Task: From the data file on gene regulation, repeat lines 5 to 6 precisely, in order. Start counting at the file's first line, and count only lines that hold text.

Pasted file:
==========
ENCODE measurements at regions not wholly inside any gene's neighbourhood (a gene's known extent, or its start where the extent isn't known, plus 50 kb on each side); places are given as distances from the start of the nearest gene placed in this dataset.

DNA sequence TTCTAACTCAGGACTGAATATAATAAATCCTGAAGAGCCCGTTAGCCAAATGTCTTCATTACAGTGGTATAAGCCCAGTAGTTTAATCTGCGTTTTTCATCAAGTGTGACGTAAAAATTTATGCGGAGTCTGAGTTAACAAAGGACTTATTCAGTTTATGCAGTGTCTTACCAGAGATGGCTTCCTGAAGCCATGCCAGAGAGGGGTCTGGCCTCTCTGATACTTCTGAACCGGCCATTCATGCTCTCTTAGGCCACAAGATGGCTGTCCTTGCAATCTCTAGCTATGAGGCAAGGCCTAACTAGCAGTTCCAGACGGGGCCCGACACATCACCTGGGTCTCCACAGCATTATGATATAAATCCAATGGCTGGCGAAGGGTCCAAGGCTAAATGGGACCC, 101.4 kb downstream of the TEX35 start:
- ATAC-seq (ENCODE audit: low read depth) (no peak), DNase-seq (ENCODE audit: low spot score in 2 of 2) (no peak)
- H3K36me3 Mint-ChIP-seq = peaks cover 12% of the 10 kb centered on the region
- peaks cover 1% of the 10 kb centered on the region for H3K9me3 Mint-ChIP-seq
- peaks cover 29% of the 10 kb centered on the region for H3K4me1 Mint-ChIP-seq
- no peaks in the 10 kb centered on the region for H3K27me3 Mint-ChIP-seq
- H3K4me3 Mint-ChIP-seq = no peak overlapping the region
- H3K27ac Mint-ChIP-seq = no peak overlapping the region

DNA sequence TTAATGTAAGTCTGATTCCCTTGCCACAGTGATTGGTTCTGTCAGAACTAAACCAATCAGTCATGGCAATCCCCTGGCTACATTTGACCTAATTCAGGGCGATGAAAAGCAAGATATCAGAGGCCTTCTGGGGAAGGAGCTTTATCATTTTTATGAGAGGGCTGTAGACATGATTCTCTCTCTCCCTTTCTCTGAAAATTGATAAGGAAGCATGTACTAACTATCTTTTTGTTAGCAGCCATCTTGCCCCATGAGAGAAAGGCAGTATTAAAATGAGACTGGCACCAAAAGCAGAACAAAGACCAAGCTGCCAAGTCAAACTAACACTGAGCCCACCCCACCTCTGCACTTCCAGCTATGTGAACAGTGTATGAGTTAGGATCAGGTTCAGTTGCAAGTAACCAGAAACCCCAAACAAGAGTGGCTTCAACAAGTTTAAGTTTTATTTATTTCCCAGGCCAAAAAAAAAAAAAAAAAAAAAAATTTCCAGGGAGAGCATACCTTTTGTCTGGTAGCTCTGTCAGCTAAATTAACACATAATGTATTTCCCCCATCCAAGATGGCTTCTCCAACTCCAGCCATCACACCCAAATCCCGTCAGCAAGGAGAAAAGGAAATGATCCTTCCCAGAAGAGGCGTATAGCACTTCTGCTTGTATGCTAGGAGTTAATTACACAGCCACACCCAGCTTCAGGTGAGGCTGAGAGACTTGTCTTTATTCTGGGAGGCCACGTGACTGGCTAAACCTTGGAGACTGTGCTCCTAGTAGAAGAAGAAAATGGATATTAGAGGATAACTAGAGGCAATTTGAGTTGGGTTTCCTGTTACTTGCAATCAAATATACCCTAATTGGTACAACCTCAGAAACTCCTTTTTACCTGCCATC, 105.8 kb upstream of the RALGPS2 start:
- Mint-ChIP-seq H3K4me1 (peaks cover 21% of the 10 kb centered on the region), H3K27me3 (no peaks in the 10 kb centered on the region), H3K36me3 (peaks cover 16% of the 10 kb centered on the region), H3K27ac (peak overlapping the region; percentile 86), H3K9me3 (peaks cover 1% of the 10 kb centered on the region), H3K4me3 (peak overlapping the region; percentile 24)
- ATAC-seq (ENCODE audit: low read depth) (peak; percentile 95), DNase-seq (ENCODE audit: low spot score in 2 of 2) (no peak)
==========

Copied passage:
- peaks cover 1% of the 10 kb centered on the region for H3K9me3 Mint-ChIP-seq
- peaks cover 29% of the 10 kb centered on the region for H3K4me1 Mint-ChIP-seq